Tuesday, February 22, 2011

Mercian Campionissimo

1974 Mercian Campionissimo

1969 catalog copy 

1981 catalog copy

1956 Campionissimo

The same frame in original paint
(photo by the Bike Brothers)

(photo by Martin Hanczyc)

1950s catalog copy

     The Campionissimo was an off-the-peg design built to Mercian's recommended geometry, corresponding to today's Audax model. It provided prospective buyers a small break in price over the custom King of Mercia. The 1974 example pictured above was one among a  shipment of frames made for a Savannah, Georgia bike shop. The specification was Reynolds 531C tubing, 73 degrees parallel, with 2-1/8 inch fork offset. Parts included a Stronglight 49D chainset (typically for the day, taking little advantage of the low-gear possibilities), GB stem, GB Maes handlebars, MAFAC Racer brakes, and Suntour Vx derailleurs. 

     In 2003 it appeared for sale by consignment in an Oregon bike shop. I acquired the frame - the dirtiest and most neglected I ever saw that was not actually abandoned - refurbished it, and have enjoyed many happy miles of day touring, rough stuff, and general riding.

     The 1956 Campionissimo never achieved a complete, period-correct restoration before its sacrifice to orthodontist's bills. The new owner has done very well by it, fitting period lightweight steel cranks and a period derailleur for three or four sprockets, a configuration which would have pleased the original builders more than the S-A hub seen here. Although many touring and rough stuff riders of the 1950s used hub gears, they were very much out of the fashionable mainstream; specialty lightweight builders did not emphasize such mechanisms in their brochures.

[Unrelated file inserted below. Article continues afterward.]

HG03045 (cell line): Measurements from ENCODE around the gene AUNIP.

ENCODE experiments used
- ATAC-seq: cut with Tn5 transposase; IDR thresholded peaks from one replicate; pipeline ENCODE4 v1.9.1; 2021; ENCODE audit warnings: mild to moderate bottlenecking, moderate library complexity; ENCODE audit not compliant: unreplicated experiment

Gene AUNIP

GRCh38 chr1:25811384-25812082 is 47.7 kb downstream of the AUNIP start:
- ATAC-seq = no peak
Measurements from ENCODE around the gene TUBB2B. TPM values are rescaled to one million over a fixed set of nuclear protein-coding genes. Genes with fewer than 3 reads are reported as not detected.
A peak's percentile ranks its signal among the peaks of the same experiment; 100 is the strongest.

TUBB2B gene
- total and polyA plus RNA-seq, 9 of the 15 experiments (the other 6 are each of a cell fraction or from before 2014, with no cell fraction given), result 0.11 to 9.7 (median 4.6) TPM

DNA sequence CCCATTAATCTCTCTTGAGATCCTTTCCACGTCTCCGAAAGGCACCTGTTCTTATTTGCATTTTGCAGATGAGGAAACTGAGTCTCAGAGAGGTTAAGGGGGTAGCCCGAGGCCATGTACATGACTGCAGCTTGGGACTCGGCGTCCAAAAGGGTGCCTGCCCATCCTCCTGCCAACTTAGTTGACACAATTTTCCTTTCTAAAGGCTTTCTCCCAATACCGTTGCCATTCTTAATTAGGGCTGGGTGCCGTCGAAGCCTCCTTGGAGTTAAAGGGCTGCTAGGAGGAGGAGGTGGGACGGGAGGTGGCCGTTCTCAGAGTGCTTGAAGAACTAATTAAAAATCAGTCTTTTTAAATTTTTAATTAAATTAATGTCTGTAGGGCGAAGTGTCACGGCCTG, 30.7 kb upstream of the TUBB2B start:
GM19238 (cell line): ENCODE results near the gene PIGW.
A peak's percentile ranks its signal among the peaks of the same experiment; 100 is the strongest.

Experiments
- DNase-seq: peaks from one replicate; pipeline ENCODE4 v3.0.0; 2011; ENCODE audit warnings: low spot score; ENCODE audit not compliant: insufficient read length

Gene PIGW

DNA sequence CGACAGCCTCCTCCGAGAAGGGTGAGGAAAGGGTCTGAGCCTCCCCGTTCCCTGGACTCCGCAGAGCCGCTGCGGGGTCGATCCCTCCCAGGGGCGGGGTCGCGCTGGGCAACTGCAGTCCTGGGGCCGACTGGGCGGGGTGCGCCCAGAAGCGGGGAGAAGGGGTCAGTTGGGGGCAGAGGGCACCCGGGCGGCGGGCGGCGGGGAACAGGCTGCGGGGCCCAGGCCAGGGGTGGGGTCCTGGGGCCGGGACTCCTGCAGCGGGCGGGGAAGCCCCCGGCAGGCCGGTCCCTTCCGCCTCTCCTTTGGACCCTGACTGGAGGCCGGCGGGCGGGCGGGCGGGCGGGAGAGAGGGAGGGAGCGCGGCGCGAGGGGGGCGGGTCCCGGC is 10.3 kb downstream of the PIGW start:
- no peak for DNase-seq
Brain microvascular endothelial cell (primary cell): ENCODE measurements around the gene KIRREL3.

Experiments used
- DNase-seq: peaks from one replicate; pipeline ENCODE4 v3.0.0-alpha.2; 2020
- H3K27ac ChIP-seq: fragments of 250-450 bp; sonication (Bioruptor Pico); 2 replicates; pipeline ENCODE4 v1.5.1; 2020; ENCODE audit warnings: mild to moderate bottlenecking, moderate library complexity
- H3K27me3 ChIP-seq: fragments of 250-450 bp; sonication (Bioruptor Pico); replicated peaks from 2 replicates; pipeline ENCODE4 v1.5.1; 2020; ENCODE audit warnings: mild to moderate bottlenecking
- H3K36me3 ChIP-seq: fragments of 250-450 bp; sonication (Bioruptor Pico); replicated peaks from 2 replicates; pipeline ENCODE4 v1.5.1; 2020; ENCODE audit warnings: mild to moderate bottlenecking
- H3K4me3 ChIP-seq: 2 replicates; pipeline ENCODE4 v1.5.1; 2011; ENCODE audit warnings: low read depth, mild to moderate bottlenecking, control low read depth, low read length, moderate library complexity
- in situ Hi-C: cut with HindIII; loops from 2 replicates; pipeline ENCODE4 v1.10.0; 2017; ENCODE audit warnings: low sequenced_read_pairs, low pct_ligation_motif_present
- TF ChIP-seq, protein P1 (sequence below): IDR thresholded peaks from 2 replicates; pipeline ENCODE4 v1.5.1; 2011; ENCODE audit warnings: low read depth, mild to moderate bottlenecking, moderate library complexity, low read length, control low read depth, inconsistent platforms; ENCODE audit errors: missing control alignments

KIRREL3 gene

Monday, February 21, 2011

Workshop Day 2011

Wednesday, February 16, 2011

Winter with Pat

Drawing by Frank Patterson. It has been a good, snowy winter in New England.

Wednesday, February 09, 2011

The Joyous Wheel, by James Arnold

     Seek to amass, not miles, but experiences. Happy is the cyclist who rides throughout the year, taking what comes his way in weather, choosing only his itinerary. At the end of the year he will scoff at the poor soul who puts his mount in cotton wool for the winter, for he will recall the pageantry of an autumn forest, the sparkling winter morning, the ecstasy of spring, and the lazy afternoon of summer. He will rejoice in the tussle with the March wind, and the comradeship of his fellows round the winter fireside before the battle to reach home.

     - James Arnold, The Joyous Wheel (London, 1940)
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